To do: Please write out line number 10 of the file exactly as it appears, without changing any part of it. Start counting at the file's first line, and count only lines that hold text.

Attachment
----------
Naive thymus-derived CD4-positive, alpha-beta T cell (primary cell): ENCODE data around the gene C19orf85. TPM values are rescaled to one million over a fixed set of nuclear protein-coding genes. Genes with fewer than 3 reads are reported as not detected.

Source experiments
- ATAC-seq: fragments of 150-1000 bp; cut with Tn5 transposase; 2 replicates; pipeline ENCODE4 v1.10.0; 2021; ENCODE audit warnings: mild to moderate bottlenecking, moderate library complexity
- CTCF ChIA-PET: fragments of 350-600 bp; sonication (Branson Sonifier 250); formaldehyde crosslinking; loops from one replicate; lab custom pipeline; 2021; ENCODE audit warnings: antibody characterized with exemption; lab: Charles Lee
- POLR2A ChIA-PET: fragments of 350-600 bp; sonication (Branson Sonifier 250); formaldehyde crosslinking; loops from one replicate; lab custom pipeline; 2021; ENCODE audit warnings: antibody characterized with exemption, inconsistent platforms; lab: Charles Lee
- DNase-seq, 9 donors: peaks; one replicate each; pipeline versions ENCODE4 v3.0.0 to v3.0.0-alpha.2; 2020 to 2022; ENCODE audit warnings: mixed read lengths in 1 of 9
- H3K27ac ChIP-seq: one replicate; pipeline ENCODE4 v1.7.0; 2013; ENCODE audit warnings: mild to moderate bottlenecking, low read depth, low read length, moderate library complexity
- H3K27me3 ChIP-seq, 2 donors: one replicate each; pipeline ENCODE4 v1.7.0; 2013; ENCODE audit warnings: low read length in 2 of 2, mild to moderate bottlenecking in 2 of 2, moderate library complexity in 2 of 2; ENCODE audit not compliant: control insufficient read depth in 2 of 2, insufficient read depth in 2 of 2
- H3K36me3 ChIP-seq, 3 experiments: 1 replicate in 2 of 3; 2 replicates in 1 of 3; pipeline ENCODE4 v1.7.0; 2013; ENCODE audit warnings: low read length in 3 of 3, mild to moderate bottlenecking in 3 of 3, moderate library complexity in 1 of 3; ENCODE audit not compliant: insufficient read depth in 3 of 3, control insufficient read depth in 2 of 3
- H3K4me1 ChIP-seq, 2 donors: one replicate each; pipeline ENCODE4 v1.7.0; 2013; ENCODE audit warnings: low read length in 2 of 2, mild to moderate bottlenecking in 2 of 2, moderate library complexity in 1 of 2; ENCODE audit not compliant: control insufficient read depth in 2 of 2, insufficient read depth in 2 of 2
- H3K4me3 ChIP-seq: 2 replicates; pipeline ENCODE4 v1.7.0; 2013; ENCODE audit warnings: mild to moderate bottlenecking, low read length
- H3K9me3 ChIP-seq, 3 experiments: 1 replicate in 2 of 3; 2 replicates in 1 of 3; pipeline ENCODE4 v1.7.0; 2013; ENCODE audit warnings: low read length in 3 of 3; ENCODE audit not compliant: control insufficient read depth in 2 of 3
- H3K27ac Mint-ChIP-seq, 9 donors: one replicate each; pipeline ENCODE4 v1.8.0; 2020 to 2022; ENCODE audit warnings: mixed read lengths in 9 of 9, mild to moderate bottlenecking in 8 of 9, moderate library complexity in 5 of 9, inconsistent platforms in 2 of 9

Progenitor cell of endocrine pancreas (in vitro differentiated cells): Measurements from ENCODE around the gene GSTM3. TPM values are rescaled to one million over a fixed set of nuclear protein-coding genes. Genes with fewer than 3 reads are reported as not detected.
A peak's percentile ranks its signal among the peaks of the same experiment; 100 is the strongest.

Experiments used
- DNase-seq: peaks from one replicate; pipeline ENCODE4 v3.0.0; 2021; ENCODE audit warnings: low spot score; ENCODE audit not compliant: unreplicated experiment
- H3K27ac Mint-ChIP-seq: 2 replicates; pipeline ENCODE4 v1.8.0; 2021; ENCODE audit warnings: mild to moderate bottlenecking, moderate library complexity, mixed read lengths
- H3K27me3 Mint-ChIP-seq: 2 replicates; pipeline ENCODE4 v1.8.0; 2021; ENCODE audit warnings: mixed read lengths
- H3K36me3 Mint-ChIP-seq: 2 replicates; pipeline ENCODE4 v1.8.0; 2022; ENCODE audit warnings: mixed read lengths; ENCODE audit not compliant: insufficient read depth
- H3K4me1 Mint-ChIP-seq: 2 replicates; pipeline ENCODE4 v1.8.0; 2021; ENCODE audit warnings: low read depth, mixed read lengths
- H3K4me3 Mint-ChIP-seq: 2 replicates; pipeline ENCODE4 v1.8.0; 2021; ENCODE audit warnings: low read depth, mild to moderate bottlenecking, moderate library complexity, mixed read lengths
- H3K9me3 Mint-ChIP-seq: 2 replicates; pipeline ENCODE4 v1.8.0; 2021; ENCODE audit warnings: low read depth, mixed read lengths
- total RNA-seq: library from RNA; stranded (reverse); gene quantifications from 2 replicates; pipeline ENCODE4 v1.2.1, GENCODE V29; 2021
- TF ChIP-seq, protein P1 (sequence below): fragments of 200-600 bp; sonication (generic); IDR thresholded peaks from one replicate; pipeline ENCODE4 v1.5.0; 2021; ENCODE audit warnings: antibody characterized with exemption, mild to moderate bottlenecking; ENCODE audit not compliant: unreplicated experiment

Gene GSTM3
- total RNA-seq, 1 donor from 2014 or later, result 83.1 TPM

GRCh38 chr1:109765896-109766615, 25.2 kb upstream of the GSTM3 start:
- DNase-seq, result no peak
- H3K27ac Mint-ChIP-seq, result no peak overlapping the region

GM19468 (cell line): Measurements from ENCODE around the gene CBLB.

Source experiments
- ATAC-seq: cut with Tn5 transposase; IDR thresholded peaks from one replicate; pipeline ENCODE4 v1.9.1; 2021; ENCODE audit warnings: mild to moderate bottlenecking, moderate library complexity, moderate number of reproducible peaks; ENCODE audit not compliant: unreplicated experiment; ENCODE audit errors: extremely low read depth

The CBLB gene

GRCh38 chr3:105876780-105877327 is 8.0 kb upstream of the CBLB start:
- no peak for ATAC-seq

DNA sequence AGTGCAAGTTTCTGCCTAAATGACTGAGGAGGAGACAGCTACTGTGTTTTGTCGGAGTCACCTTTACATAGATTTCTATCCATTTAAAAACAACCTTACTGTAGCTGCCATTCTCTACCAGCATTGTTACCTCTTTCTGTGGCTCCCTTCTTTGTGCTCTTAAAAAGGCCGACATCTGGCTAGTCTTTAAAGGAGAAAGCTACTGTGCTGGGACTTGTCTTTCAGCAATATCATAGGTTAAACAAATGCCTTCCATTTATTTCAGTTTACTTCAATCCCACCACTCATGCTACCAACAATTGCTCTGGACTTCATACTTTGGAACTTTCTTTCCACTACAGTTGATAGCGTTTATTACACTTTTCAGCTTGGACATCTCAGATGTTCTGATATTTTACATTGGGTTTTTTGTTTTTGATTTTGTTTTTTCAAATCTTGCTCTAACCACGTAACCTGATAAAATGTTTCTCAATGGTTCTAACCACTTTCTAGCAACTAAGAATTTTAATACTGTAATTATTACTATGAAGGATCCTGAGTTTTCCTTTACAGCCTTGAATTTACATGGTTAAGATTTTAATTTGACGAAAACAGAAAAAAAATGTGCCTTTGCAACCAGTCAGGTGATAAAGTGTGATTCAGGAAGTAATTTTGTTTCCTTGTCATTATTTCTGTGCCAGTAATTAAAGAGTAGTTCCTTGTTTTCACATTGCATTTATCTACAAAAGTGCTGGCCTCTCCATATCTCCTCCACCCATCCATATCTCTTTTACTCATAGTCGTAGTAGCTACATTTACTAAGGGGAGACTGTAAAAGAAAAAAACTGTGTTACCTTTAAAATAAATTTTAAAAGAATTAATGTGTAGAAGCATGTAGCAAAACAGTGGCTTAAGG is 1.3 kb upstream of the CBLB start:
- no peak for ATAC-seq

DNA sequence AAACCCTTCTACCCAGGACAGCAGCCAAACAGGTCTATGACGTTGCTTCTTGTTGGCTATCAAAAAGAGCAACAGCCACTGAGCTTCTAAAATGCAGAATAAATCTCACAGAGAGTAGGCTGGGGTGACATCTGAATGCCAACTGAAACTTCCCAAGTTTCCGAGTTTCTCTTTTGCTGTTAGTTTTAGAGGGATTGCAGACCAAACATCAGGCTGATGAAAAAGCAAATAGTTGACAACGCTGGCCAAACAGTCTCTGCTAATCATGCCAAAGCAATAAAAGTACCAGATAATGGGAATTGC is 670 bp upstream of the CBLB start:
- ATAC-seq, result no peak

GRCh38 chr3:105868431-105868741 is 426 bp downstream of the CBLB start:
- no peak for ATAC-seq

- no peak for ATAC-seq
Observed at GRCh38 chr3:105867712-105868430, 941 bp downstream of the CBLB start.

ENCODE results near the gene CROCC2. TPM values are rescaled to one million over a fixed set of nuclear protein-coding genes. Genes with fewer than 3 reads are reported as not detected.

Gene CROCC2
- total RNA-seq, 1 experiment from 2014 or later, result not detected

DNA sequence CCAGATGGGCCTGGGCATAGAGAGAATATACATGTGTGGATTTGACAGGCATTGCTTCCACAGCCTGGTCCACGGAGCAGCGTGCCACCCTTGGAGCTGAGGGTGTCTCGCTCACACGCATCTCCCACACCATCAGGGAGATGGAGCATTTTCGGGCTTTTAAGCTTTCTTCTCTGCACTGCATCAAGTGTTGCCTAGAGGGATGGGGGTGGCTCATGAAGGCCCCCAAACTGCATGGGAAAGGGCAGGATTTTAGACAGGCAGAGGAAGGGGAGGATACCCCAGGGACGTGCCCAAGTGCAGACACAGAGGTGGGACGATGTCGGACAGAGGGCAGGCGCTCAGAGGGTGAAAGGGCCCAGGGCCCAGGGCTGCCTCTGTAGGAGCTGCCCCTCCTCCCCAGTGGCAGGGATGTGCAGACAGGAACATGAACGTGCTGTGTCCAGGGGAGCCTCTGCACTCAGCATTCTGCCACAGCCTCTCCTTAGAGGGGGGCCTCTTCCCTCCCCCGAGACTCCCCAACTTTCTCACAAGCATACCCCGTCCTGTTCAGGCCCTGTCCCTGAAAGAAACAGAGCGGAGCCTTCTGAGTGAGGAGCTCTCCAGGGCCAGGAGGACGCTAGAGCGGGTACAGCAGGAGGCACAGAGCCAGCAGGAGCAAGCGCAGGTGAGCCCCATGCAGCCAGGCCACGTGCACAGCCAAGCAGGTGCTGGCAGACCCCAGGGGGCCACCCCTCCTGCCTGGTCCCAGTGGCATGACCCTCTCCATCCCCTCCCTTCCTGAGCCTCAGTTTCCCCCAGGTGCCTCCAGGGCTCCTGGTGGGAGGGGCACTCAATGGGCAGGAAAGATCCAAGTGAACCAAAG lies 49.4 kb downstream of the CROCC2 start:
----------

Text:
- H3K4me1 ChIP-seq, 2 donors: one replicate each; pipeline ENCODE4 v1.7.0; 2013; ENCODE audit warnings: low read length in 2 of 2, mild to moderate bottlenecking in 2 of 2, moderate library complexity in 1 of 2; ENCODE audit not compliant: control insufficient read depth in 2 of 2, insufficient read depth in 2 of 2